The cost of long distance electric transmission is likely to be fairly high–at least several cents per kWh, for wind energy transported over long distances. Over time, the price can be expected to rise as the price of oil rises. Some maintenance may become very difficult, such as that currently done by helicopters in remote locations.
Obstacle 5: A high proportion of funding for wind energy is up front.
Oil, coal, and gas all started out as fairly high EROEI investments, and much of the investment took place as the fuel was extracted. In such a situation, the investments threw off a high level of profit which could be used to fund further investment.
Fossil fuels are gradually shifting away from this model, with higher up front investment, and lower profit available to fund further investment. Wind turbines represent the extreme end of this continuum with most of the investment up front, and the return trailing many years behind.
As a result of this shift in timing, it is becoming more difficult to fund projects with huge up-front investment. In the “good old days,” we had the low price of fossil fuels which made other investments easier to afford. We also could count on a being always able to add more debt, but we are reaching limits on sustainable debt. I wrote two posts on The Link Between Peak Oil and Peak Debt (Part 1 and Part 2). More recently, I talked about howNet Savings is dropping dramatically in the US, so that non-debt sources of funding are also disappearing.
The net of all of this is that if we are reaching limits with respect to finite resources, it is going to be increasingly difficult to fund projects that require large up-front investment and provide a return later. We will likely have to give up some investments we really need (such as replacing worn out roads, pipelines, and school buildings) in order to ramp up investments in projects that require large front-end funding, like wind turbines.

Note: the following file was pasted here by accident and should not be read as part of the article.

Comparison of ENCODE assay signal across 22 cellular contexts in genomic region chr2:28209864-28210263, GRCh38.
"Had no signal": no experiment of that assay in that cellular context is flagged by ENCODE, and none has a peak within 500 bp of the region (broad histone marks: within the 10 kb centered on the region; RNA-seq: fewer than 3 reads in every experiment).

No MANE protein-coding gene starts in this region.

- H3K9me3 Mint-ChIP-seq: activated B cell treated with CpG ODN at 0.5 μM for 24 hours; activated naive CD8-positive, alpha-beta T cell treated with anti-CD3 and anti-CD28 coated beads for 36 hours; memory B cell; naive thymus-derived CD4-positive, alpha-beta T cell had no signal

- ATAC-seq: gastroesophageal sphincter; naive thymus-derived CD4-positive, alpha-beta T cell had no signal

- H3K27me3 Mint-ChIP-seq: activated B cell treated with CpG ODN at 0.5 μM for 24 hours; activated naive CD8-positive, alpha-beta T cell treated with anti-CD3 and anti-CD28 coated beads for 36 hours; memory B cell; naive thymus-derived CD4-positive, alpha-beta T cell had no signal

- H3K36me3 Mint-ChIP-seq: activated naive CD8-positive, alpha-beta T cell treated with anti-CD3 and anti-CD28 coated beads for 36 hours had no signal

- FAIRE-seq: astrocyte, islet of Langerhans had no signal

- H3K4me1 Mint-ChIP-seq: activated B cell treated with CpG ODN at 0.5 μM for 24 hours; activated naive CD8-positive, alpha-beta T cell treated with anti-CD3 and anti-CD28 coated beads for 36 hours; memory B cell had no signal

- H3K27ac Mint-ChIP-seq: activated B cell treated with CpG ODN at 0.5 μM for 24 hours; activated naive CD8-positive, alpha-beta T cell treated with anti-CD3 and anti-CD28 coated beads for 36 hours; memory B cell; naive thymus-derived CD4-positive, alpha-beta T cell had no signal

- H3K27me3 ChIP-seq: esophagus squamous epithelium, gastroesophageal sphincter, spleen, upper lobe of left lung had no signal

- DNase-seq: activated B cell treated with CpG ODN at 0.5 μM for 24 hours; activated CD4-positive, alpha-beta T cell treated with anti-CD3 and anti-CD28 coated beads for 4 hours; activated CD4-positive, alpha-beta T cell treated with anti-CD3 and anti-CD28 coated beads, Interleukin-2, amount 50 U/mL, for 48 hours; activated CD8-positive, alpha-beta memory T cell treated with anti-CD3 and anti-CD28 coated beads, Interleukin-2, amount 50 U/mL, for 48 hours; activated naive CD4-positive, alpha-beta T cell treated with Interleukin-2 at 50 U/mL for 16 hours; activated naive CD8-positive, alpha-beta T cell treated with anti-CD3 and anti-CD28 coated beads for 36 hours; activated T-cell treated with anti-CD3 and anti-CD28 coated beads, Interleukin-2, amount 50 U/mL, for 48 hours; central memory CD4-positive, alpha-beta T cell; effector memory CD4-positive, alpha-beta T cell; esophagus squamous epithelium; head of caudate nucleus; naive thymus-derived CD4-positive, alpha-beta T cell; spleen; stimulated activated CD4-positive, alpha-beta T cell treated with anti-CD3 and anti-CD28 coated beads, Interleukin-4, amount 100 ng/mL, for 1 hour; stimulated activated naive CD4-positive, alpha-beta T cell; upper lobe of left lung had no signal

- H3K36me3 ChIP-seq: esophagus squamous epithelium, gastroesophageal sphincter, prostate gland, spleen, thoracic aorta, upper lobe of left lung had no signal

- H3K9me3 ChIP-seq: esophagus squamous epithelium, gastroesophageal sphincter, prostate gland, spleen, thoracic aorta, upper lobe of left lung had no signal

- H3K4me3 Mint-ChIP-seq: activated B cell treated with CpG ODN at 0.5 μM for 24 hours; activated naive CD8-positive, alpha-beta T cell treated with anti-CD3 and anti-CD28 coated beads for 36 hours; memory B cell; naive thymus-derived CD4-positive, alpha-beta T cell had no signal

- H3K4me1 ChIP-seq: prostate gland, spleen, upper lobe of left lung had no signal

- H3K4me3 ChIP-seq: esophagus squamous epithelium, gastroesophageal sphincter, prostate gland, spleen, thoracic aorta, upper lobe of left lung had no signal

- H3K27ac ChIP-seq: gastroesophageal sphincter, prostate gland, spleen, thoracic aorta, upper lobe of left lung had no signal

Obstacle 6: Adding wind energy to the electric grid adds complexity which may be difficult to manage with declining resources.
The job of balancing supply with electrical demand and keeping all sources of electricity “in synch” becomes more difficult, as more variable sources of supply come on line. While it is theoretically possible to find technical solutions to these issues, it is not clear that we will in practice.
Furthermore, one approach that is being tried in order to avoid the cost of adding new electricity generating capacity and new electric transmission is to use the Smart Grid to help limit demand when at times when demand would normally be high, such as when temperatures are high or low. In the words of Smart Grid R & D: 2010-2014 Draft 2, “Smart grid can improve asset utilization and thereby avoid the need for new capacity.“
The expected effect of avoiding new capacity is that components are operated at closer to maximum capacity. Since adding new capacity is avoided, assets will over time tend to be older as well. While theoretically everything should go well, operating older units at closer to their theoretical capacity adds stresses to the system. Because of these factors, Smart Grid enhancements add efficiency to the system, but may reduce resilience.